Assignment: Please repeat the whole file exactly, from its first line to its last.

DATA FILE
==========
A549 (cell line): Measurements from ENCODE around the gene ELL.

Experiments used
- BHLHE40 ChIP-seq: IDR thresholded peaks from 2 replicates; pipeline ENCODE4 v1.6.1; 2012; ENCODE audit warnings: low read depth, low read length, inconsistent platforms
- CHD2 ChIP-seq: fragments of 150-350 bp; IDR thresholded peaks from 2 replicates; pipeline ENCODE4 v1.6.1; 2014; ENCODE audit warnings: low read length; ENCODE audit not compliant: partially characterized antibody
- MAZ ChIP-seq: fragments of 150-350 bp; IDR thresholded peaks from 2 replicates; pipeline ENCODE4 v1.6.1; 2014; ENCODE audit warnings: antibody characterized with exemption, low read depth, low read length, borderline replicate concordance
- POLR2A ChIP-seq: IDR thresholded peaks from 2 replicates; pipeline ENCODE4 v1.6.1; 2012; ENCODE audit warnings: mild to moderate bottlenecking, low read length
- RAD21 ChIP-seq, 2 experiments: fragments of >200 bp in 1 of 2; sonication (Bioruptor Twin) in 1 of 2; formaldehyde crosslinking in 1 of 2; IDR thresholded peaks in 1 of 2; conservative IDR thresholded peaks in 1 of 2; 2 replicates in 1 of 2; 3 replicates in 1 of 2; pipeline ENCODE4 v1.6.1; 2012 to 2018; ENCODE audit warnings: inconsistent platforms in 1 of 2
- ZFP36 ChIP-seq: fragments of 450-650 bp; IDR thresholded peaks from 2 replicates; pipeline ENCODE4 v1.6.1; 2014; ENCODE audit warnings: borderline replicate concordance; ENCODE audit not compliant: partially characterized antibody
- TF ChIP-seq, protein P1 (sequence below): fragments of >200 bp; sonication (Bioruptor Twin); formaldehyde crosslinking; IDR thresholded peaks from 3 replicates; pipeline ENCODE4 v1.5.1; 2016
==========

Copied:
A549 (cell line): Measurements from ENCODE around the gene ELL.

Experiments used
- BHLHE40 ChIP-seq: IDR thresholded peaks from 2 replicates; pipeline ENCODE4 v1.6.1; 2012; ENCODE audit warnings: low read depth, low read length, inconsistent platforms
- CHD2 ChIP-seq: fragments of 150-350 bp; IDR thresholded peaks from 2 replicates; pipeline ENCODE4 v1.6.1; 2014; ENCODE audit warnings: low read length; ENCODE audit not compliant: partially characterized antibody
- MAZ ChIP-seq: fragments of 150-350 bp; IDR thresholded peaks from 2 replicates; pipeline ENCODE4 v1.6.1; 2014; ENCODE audit warnings: antibody characterized with exemption, low read depth, low read length, borderline replicate concordance
- POLR2A ChIP-seq: IDR thresholded peaks from 2 replicates; pipeline ENCODE4 v1.6.1; 2012; ENCODE audit warnings: mild to moderate bottlenecking, low read length
- RAD21 ChIP-seq, 2 experiments: fragments of >200 bp in 1 of 2; sonication (Bioruptor Twin) in 1 of 2; formaldehyde crosslinking in 1 of 2; IDR thresholded peaks in 1 of 2; conservative IDR thresholded peaks in 1 of 2; 2 replicates in 1 of 2; 3 replicates in 1 of 2; pipeline ENCODE4 v1.6.1; 2012 to 2018; ENCODE audit warnings: inconsistent platforms in 1 of 2
- ZFP36 ChIP-seq: fragments of 450-650 bp; IDR thresholded peaks from 2 replicates; pipeline ENCODE4 v1.6.1; 2014; ENCODE audit warnings: borderline replicate concordance; ENCODE audit not compliant: partially characterized antibody
- TF ChIP-seq, protein P1 (sequence below): fragments of >200 bp; sonication (Bioruptor Twin); formaldehyde crosslinking; IDR thresholded peaks from 3 replicates; pipeline ENCODE4 v1.5.1; 2016